As many as 16 London bus routes could be axed completely as TfL begins a six-week consultation on the future of the capital’s bus services.
TfL has announced that it is launching a consultation as it needs to make “significant savings” as the funding row with central Government rumbles on.
A total of 78 bus routes are facing cut-backs as a result of the “managed decline” scenario, including some of London’s best known and oldest services.
While many of the services under review would be rerouted or have their frequency reduced under the proposals, the following services could be axed entirely as TfL says customer demand could be met by other services.
The number 4 bus route runs between Archway Station and Blackfriars Station, serving notable stops including Seven Sisters Road, Finsbury Park Station, Highbury Corner and St Paul’s Station among others.
One of the longest-running bus routes in London, the number 11 has been in continuous service since 1906, serving stops between Fulham Town Hall and Appold Street.
Notable stops along the route include Westminster Cathedral, Charing Cross Station, St Paul’s Cathedral and Liverpool Street Station.
The frequency of the service was cut to five buses per hour in 2021.
The N11 night bus service operates between midnight and 6am, serving stops between Ealing Broadway Station and Liverpool Street.
Dating back to around 1851, the number 12 service is one of the oldest in London. The route runs between Oxford Circus and Dulwich Library, taking in notable sites including Piccadilly Circus, Trafalgar Square and Parliament Square.
The route serves Tube and Overground stations including Westminster, Lambeth North, Elephant and Castle and Peckham Rye.
The number 14 bus route serves stops between Putney Heath and Russell Square, including notable stops such as Putney Station, Fulham High Street, Chelsea Football Club, South Kensington Station, Green Park Station and Piccadilly Circus.
The service was rerouted to Russell Square in 2019, no longer serving stops between Tottenham Court Road and Warren Street.
The high-profile number 16 bus service runs along an almost entirely straight route between Cricklewood and Victoria Bus Station, largely along Edgware Road.
The route includes notable stops such as Edgware Road Station, Marble Arch Station, Hyde Park Corner and Buckingham Palace Road.
In 2021, the peak time service was cut from eight buses per hour to six, and from six buses to five at other times.
The N16 night bus service follows an almost identical route that begins at Edgware Bus Station.
Dating back to 1910, the number 24 route currently serves stops between Grosvenor Road and Hampstead Heath.
Notable stops along the route include Victoria Station, Westminster, Leicester Square, Tottenham Court Road and Camden Town.
The number 31 bus route serves stops between Camden and White City, including Swiss Cottage, Kilburn High Road Station, Notting Hill Gate and Shepherd’s Bush Station.
The N31 night bus service follows the same route, operating between midnight and 6am, and serving more stops.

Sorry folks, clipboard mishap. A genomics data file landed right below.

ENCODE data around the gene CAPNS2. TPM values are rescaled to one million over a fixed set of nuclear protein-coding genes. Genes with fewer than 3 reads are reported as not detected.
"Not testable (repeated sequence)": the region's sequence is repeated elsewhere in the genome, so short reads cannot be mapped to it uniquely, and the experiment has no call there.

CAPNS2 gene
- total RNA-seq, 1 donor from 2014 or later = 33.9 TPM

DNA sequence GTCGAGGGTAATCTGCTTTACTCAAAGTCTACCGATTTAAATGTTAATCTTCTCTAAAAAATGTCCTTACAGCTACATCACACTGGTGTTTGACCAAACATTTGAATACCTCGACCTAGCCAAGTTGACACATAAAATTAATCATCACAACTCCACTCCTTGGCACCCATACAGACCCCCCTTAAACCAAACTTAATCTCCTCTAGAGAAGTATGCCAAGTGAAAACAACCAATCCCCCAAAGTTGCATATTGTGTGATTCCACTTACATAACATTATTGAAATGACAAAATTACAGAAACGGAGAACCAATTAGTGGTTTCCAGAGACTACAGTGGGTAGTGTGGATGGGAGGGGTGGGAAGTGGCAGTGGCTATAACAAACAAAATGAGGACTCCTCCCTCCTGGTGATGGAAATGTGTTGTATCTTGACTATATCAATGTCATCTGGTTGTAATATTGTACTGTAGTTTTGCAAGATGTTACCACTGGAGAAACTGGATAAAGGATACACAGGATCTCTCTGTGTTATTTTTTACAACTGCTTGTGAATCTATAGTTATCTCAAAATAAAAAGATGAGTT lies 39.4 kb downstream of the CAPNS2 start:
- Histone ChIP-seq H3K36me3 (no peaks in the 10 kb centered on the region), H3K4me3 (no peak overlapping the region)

Introduced in 1950, the number 45 route currently serves stops between Elephant and Castle and Clapham Park including Denmark Hill, Loughborough Junction Station and Brixton Station.
The route had previously served stops between King’s Cross and Elephant and Castle, but this part of the route was withdrawn in 2019 along with a raft of changes to other routes.
The original number 72 route began operating in the 1930s and currently serves stops between Brunel Road in Ealing and the north side of Hammersmith Bridge.
Notable stops include East Acton Station, White City Station, Shepherd’s Bush Station and Hammersmith Bus Station.
While the 72 service stops at the north side of Hammersmith Bridge, the N72 night bus continues south towards Roehampton, with stops including Putney Pier, Barnes Station, Roehampton University and Queen Mary’s Hospital.
The number 74 route currently serves stops between Putney Exchange and Baker Street Station, including Fulham High Street, Earls Court, South Kensington Station and Marble Arch.
The N74 night bus follows the same route, but begins in Roehampton and includes stops including Roehampton University and Queen Mary’s Hospital.
Serving stations including Liverpool Street, Aldgate and Peckham Rye, the number 78 bus route runs from Shoreditch High Street towards Nunhead, terminating at St Mary’s Road.
It was a number 78 bus that famously “jumped” Tower Bridge in 1952 when a watchman failed to close the gate and ring a warning bell before the bridge opened.
The number 242 bus route runs between Homerton Hospital and Aldgate Station, taking in stops such as Hackney Central Station, Dalston Junction Station and Shoreditch High Street.
Dating back to the 1960s, the number 259 bus route runs between Edmonton Green Bus Station and King’s Cross Road.
Notable stops along the route include White Hart Lane Station, Tottenham Hotspur Football Club, Finsbury Park Station and Caledonian Road.
Launched in 1992, the number 521 route was part of the “Red Arrow” bus network aimed at commuters in central London, linking some of the key railway and Tube stations in the capital.
The current route runs between Waterloo Station and London Bridge, stopping at stations including Holborn, City Thameslink Station, Mansion House and Monument.
The frequency of peak time 521 services was halved in 2021 from 24 buses per hour to 12.
The C3 bus route currently runs from Clapham Junction Station towards Earl’s Court, terminating at Warwick Road Tesco.
The service includes stops such as Imperial Wharf Station and Earls Court Station.
Launched in 1989, the D7 bus route runs from Poplar to Mile End Station. The current route covers the Canary Wharf estate – with stops serving the DLR station, Jubilee Line and Elizabeth Line termini – and the Isle of Dogs peninsula.